means, therefore, can be found for increasing the number 
of schools with two or more teachers and decreasing the num- 
ber of schools with only one teacher, I see but little hope of 
successful instruction in any of the high school branches or 
of improving materially the instruction even in the ele- 
mentary branches known as the common school branches. 
It is apparent that in a well-classified school with two or 
three teachers, with few if any more classes than a school 
with one teacher, each teacher will have two or three times 
as much time for each class, and will be able to concentrate 
his thought and energies upon fewer classes and subjects 
and, consequently, to do more thorough teaching in those 
subjects, and that at least one of the teachers would have 
time for instruction of the older children in the higher 
branches. I have been so firmly convinced of the impossi- 
bility of thorough instruction by one teacher in more than 
the elementary branches, that I have advised in the preface 
to the Course of Study that only in exceptional cases should 
instruction in any higher branches ever be undertaken in 
any school with only one teacher. 

The only means of reducing the number of schools with 
only one teacher and getting more schools with two or more 
teachers and the better classification, more thorough instruc- 
tion and more advanced work so necessary for the growth 
and development of our public school system are to be found 



46 Document ISTo. 3. [Session 

in reasonable consolidation and local taxation. By means 
of consolidation more teachers and more children can be 
brought together into one school, and by means of local taxa-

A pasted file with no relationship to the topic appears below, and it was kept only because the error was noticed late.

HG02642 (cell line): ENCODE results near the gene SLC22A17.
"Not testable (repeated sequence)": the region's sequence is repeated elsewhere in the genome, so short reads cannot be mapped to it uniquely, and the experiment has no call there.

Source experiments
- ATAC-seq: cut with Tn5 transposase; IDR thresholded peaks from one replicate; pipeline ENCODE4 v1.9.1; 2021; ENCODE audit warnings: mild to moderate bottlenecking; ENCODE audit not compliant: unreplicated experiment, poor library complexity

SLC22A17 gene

tion more money will be available for the employment of 
more teachers at better salaries and for the lengthening of 
the school term. In the meantime, through the adoption of 
the graded course of study heretofore referred to, and its 
enforcement in all the public schools, the work of the public 
schools can be greatly improved in uniformity, definiteness, 
thorouffhness and classification. 

Public High Schools. — It is the purpose of the Depart- 
ment of Public Instruction to prepare and send out in pam- 
phlet form in the near future a course of study in the higher 
branches. The course of study heretofore sent out covers 
only seven grades, or seven years' work, including instruc- 
tion onlj^ in the common school branches required to be 
taught by section 37 of the Public School Law, instruction 
in which must be provided first in every public school. The 
law, however, allows instruction to be given in other 
branches after instruction in these has been provided. No 
course of public instruction is complete or adequate to the 
demands of the age that leaves a gap between the public 
school and the college. 

The public schools of North Carolina cannot command the 
full confidence and patronage of the people, or hope to offer 
to the children of the State educational opportunities equal 
to those offered by the public schools of most of the States in 
the Union, unless instruction in the higher branches, as well 
as in the elementary branches, is provided in these schools. 
Every child has the right to have the chance to de^^elop to 
the fullest every faculty that God has endowed him with. 
It is to the highest interest of every State to place within 
the reach of every child this chance. By the evidence of the 
experience of all civilized lands of the past and the present, 
the study of the higher branches is necessary for the fullest 



1905.] Document '^o. 3. 47 

development of these faculties. Instruction in tliese unless 
provided in the public schools cannot be placed within reach 
of nine-tenths of the children of ISTorth Carolina. If the great 
masses of our people are to be limited in their education to 
the elementary branches only, we cannot hope for any mate- 
rial improvement in their intelligence and power, this State